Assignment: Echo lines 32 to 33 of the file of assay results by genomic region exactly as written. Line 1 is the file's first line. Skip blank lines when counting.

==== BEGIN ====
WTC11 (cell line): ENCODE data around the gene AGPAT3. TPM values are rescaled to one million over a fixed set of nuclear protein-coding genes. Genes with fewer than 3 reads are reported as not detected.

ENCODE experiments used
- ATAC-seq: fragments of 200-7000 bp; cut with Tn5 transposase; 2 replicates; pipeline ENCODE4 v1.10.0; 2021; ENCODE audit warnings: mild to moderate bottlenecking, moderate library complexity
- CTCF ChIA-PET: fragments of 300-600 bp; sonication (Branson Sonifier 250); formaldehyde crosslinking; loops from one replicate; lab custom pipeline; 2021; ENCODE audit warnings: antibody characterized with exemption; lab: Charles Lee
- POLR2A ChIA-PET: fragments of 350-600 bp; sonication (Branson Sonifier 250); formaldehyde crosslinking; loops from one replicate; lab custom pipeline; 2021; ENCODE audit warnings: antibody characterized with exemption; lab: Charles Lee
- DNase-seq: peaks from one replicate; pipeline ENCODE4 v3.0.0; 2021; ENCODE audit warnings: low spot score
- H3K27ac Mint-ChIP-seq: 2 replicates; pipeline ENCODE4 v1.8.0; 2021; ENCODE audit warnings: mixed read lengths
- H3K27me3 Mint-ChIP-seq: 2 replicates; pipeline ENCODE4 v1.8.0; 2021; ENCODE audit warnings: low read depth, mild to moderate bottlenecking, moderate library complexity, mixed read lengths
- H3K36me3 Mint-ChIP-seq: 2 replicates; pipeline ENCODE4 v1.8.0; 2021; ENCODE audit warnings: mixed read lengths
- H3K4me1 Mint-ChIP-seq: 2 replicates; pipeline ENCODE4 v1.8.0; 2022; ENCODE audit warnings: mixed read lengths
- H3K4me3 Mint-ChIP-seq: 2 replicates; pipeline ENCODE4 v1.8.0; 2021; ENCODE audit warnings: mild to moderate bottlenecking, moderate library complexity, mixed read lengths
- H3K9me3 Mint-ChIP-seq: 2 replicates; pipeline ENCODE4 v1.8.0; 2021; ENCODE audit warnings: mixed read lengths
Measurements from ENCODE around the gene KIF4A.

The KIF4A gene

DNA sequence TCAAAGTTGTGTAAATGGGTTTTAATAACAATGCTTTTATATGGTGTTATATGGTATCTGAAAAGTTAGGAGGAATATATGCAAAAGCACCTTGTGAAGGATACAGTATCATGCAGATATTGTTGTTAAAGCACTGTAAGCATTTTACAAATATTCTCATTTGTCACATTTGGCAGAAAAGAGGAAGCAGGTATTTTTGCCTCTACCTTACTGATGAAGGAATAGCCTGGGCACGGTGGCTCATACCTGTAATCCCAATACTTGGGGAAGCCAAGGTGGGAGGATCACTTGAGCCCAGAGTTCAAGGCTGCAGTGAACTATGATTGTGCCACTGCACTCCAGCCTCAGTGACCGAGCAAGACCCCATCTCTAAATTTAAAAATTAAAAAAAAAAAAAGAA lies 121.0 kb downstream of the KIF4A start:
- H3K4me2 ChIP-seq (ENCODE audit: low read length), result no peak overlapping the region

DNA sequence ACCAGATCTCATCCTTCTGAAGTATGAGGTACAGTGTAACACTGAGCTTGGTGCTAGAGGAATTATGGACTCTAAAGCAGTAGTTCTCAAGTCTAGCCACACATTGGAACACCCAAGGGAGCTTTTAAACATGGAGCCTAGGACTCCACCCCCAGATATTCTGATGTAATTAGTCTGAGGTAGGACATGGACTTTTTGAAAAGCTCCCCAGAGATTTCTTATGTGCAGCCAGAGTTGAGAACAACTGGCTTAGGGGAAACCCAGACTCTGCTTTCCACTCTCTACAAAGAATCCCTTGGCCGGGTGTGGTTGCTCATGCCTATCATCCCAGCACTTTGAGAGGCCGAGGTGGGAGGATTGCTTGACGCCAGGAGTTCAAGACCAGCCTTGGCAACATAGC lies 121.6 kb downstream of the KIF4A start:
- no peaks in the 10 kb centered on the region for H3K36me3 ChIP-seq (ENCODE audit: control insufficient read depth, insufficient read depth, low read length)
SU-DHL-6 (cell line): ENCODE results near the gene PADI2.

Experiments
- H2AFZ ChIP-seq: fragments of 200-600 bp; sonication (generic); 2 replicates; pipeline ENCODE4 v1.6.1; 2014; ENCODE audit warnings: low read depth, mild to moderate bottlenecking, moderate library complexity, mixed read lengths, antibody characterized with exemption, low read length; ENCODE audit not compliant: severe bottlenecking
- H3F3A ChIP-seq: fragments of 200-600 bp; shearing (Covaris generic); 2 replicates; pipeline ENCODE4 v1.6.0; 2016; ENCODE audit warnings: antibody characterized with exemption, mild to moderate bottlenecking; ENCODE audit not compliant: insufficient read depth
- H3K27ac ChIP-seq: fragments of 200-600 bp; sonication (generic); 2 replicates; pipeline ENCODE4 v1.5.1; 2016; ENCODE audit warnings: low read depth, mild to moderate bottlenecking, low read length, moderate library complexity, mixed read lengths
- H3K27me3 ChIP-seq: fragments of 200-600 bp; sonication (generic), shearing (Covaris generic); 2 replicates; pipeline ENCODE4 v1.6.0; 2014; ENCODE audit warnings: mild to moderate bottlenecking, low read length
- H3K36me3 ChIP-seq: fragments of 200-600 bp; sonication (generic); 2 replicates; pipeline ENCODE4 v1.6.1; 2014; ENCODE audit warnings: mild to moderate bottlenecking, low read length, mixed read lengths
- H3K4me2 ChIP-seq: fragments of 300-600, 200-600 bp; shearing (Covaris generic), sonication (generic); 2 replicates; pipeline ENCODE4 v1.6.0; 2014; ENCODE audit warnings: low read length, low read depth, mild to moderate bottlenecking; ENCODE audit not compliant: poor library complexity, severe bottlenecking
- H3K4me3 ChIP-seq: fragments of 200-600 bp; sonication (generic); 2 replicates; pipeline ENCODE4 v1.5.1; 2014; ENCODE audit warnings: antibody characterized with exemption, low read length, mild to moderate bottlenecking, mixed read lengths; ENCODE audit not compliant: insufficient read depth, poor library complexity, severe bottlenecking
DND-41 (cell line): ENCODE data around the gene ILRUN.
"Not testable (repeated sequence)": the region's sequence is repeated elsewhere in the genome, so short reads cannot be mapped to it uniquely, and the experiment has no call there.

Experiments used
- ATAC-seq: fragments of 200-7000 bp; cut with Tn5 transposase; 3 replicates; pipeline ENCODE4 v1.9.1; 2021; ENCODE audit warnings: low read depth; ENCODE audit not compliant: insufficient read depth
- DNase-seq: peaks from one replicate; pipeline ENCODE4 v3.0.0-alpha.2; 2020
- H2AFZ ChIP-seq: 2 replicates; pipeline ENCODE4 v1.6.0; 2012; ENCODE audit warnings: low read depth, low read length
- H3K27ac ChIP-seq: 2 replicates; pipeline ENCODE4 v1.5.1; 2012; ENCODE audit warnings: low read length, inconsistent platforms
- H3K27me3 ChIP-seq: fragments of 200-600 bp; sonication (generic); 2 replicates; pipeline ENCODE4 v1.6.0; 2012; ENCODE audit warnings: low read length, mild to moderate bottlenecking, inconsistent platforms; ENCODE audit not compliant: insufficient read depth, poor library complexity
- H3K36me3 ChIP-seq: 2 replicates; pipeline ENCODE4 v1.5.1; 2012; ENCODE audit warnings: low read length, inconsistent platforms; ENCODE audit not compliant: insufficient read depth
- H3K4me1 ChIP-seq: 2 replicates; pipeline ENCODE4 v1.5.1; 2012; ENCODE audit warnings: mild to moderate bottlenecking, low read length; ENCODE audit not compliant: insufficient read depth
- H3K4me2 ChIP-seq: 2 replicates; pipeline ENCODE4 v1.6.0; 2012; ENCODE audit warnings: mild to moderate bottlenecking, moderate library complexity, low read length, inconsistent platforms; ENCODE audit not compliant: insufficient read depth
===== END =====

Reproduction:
- DNase-seq: peaks from one replicate; pipeline ENCODE4 v3.0.0-alpha.2; 2020
- H2AFZ ChIP-seq: 2 replicates; pipeline ENCODE4 v1.6.0; 2012; ENCODE audit warnings: low read depth, low read length